even a Christmas tree at Christmas. And the window displays went on
as before.But in early January, I began to see lots of picture
frames in the trash and a woman in the garage going through albums.
Eventually, I learned that these were her children deciding what to
keep and what to let go of.

I was profoundly sad, but her daughter staying at the condo kept
up the old ways. Window decorated. Afternoons with the ladies and
white wine on the patio. Ducks fed. I half hoped Leonore wasn’t really
gone but was on a long visit and coming back. Silly fantasy.
But the day I saw the blue glass vases were no longer in the window
in her bedroom, the truth became very real to me. She and I had loved blue glass vases.

This Saturday, I was one of the first to arrive at the estate sale. I knew exactly
what I wanted. And there they were, still in the greenhouse window,
with tiny price stickers on each one. I don’t know where the
caroling ducks went, or the bunnies or the patriotic teddies, but I
bought the default bears and lighthouses and lanterns. And a tiny
little Limoges heart box to remember her by.

Lenore didn’t really adopt me. But it was a fantasy that got me
through a sad time in my life. I don’t have a greenhouse window,
but I rushed happily home from the sale and arranged my treasures on
shelves in the guest room. And I go in often to stand
in front of them and smile. They mean the world to me.

And something else came from the estate sale, too.
I met Lenore’s son and his wife, and I got to tell them how
much Leonore inspired me. Yesterday I was out walking the
retrievers at the usual time, and they were leaving after closing
up her house for the last time. They made a point of waving to me
just as she would have done.

So prayers are answered. A part of my own family reconnected with me
after my wish went out to the Universe to belong. And now I will always
be able to look at Leonore’s little treasures and remember how
much she inspired and cheered me during a sad time in my life.
The ducks, too, are being looked after. One of her friends comes
by each afternoon about four to feed them as Melody and Rhythm and I go by on our walk.

Lenore's patio just as she left it

Lenore’s patio just as she left it

The ducks and the pond

The ducks and the
pond

The window empty for the first time.

The window empty for
the first time.

Lenore's eagles and lanterns


Lenore’s eagles and lanterns

The light houses

The light houses

Her bears

Her bears

Her January cardinals

Her January
cardinals

Read Full Post »

The “it girls” all arrived as princesses this Halloween. They made the trick or treat scene at our front door in ankle-length pastel blue and pink satin skirts, frothed with sheer tulle ruffles at the waist and hem. Bodices sported sequins and glitter. I doubt there was a Versace, Chanel, or Marc Jacobs in the lot, but each one was thrilled with her red carpet look for the evening. (It was Halloween. I should say orange carpet.)

Observing them as I handed out Halloween candy reminded me that I had had a secret desire to be a princess when I was their age. Just as small boys announced their intent to be firemen or policemen, small girls are prone to favor the princess line of work. The only trouble was, I couldn’t quite figure out what princesses did. Sitting on a throne all day waiting for a prince to show up sounded like the height of boredom. So did swirling around a ballroom at all hours in an evening dress and diamonds. And I wasn’t particularly thrilled about eating a poisoned apple or pricking my finger and sleeping for a hundred years. Just regular sleeping overnight was pretty boring, in my view. So even though I was taken with the princess uniform – evening dress, glass slipper, and tiara – the job that went with it didn’t sound as attractive as I’d first thought.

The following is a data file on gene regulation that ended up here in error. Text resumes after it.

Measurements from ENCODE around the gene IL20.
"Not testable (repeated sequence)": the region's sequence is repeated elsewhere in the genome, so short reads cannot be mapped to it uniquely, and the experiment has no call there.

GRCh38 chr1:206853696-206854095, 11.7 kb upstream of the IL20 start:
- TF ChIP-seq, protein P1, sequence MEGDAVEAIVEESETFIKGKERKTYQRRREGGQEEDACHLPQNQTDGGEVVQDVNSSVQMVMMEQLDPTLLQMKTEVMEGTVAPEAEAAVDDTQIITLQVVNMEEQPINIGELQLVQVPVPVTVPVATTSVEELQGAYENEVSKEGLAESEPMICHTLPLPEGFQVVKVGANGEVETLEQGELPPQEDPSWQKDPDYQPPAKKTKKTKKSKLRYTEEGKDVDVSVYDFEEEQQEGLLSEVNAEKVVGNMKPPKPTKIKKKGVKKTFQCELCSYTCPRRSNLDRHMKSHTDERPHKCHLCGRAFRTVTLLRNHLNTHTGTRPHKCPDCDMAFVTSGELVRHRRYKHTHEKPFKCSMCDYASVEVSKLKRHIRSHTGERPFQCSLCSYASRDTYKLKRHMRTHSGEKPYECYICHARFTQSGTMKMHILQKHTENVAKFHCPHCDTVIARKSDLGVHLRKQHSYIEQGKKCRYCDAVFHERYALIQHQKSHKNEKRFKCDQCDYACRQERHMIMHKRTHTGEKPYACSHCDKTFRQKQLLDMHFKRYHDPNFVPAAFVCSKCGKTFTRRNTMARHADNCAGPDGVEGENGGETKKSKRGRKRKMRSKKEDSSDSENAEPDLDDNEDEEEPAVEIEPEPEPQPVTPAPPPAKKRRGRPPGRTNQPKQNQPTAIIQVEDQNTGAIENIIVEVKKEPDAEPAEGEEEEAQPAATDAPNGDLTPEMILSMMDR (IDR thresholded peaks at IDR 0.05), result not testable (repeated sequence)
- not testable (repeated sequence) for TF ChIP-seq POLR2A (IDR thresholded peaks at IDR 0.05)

Then I went to school and began to read history. The princess gig began to look less and less attractive. For example, Henry VIII had no trouble dispatching unwanted princesses to nunneries and scaffolds. A little later, in France, the guillotine did the job of eliminating the surplus princess population. Moving into modern times, a Russian firing squad did away with a whole family of princesses in Ekaterinburg in July 1918, along with an Emperor, an Empress, and a Tsarevich. And then, to prove it still isn’t safe to be a princess, Diana, Princess of Wales was smashed up in a car “accident” in 1997.

Conclusion: “pretend princessing” has its upside: a swirly satin skirt for the evening and all the chocolate you can stuff into a plastic pumpkin on Halloween. But the real thing isn’t safe. You don’t want to wind up as another princess statistic. Just say NO to Prince Charming when he hacks through the hedge after a hundred years.

Regulation Princess Gear

Read Full Post »

I have not visited Colonial Williamsburg in many years.  It has always been One of My Favorite Places, and it continues to be.  But today I experienced Too Much Information, Colonial Style.

The visit to the Brush-Everard House began like most of the others on our two-day tour, with a fifteen minute wait outside for admission in a group with a guide who would take us through the house.  But once inside, we were TRAPPED by DETAILS.  For example, we had to hear the excruciating story of the recovery of unused 250 year old china from the bottom of the sea.  Piece by Piece.   For my money, just saying, hey look over there in the china cabinet would have been fine.  And then, we learned it was not a china cabinet at all.  It was a “bowfat” or, as we all know now, a “buffet.”  Could have survived without that piece of trivia, too.  Then there was the history of EVERY SINGLE PIECE OF FURNITURE in the room.  Sorry, it was enough for me to know they were all period originals.

We learned the history of every print on the walls, the hue of the paint, the way wallpaper was hung, and how carpet was woven and  sewn together.  Upstairs, we heard every detail of the daughthers’ marriages and deaths.  I mean every detail.

Back downstairs, all of us were waiting for a chance to dash through the back door.  As the tour guide followed us out, wailing, “Don’t you want to hear about the outbuildings?” our group was making a break for it through the side gate, one by one.  I do love history and Williamsburg, but word to the wise:  there are only so many details that are (a) interesting and (b) pertinent and (c) that the human brain can absorb in a sitting.  Anyway, we made up for being BORED with a good lunch and a walking photo shoot this afternoon.  No more being TRAPPED inside on guided tours.ImageImageImageImageImageImageImageImage

Read Full Post »

%d bloggers like this: